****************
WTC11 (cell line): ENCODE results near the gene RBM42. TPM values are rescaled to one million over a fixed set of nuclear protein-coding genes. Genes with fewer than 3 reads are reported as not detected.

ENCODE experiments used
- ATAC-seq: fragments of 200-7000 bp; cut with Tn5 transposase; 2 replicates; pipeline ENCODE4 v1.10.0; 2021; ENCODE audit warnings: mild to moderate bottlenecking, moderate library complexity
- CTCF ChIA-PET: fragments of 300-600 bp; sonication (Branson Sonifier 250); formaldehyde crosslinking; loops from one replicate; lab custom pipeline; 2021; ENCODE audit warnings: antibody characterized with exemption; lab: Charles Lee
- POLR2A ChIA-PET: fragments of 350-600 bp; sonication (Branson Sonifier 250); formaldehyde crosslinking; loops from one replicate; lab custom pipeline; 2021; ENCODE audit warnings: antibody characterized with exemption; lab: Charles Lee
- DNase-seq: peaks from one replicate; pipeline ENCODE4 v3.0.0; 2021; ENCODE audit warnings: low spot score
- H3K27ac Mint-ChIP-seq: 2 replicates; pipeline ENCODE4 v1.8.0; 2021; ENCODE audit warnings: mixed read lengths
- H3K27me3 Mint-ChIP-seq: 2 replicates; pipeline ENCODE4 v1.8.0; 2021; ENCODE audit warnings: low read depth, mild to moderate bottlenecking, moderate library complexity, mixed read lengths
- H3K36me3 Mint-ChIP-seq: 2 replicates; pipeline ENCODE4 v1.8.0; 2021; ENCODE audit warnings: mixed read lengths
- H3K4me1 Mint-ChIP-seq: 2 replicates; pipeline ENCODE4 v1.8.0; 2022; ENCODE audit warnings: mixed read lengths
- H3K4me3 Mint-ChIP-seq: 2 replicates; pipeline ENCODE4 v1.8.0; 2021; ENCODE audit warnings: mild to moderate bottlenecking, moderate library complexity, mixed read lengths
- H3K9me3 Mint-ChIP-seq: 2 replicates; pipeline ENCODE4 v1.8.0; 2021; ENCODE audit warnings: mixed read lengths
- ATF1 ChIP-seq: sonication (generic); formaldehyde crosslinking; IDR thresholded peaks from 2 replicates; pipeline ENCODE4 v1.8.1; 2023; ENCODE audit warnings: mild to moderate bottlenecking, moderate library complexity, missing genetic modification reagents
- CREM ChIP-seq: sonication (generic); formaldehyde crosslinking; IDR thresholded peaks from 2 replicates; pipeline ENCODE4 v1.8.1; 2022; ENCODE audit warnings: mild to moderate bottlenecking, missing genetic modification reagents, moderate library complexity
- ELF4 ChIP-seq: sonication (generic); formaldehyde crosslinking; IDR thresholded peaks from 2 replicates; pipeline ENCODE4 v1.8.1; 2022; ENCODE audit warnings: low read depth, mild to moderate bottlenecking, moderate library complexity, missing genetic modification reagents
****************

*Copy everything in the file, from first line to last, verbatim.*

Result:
WTC11 (cell line): ENCODE results near the gene RBM42. TPM values are rescaled to one million over a fixed set of nuclear protein-coding genes. Genes with fewer than 3 reads are reported as not detected.

ENCODE experiments used
- ATAC-seq: fragments of 200-7000 bp; cut with Tn5 transposase; 2 replicates; pipeline ENCODE4 v1.10.0; 2021; ENCODE audit warnings: mild to moderate bottlenecking, moderate library complexity
- CTCF ChIA-PET: fragments of 300-600 bp; sonication (Branson Sonifier 250); formaldehyde crosslinking; loops from one replicate; lab custom pipeline; 2021; ENCODE audit warnings: antibody characterized with exemption; lab: Charles Lee
- POLR2A ChIA-PET: fragments of 350-600 bp; sonication (Branson Sonifier 250); formaldehyde crosslinking; loops from one replicate; lab custom pipeline; 2021; ENCODE audit warnings: antibody characterized with exemption; lab: Charles Lee
- DNase-seq: peaks from one replicate; pipeline ENCODE4 v3.0.0; 2021; ENCODE audit warnings: low spot score
- H3K27ac Mint-ChIP-seq: 2 replicates; pipeline ENCODE4 v1.8.0; 2021; ENCODE audit warnings: mixed read lengths
- H3K27me3 Mint-ChIP-seq: 2 replicates; pipeline ENCODE4 v1.8.0; 2021; ENCODE audit warnings: low read depth, mild to moderate bottlenecking, moderate library complexity, mixed read lengths
- H3K36me3 Mint-ChIP-seq: 2 replicates; pipeline ENCODE4 v1.8.0; 2021; ENCODE audit warnings: mixed read lengths
- H3K4me1 Mint-ChIP-seq: 2 replicates; pipeline ENCODE4 v1.8.0; 2022; ENCODE audit warnings: mixed read lengths
- H3K4me3 Mint-ChIP-seq: 2 replicates; pipeline ENCODE4 v1.8.0; 2021; ENCODE audit warnings: mild to moderate bottlenecking, moderate library complexity, mixed read lengths
- H3K9me3 Mint-ChIP-seq: 2 replicates; pipeline ENCODE4 v1.8.0; 2021; ENCODE audit warnings: mixed read lengths
- ATF1 ChIP-seq: sonication (generic); formaldehyde crosslinking; IDR thresholded peaks from 2 replicates; pipeline ENCODE4 v1.8.1; 2023; ENCODE audit warnings: mild to moderate bottlenecking, moderate library complexity, missing genetic modification reagents
- CREM ChIP-seq: sonication (generic); formaldehyde crosslinking; IDR thresholded peaks from 2 replicates; pipeline ENCODE4 v1.8.1; 2022; ENCODE audit warnings: mild to moderate bottlenecking, missing genetic modification reagents, moderate library complexity
- ELF4 ChIP-seq: sonication (generic); formaldehyde crosslinking; IDR thresholded peaks from 2 replicates; pipeline ENCODE4 v1.8.1; 2022; ENCODE audit warnings: low read depth, mild to moderate bottlenecking, moderate library complexity, missing genetic modification reagents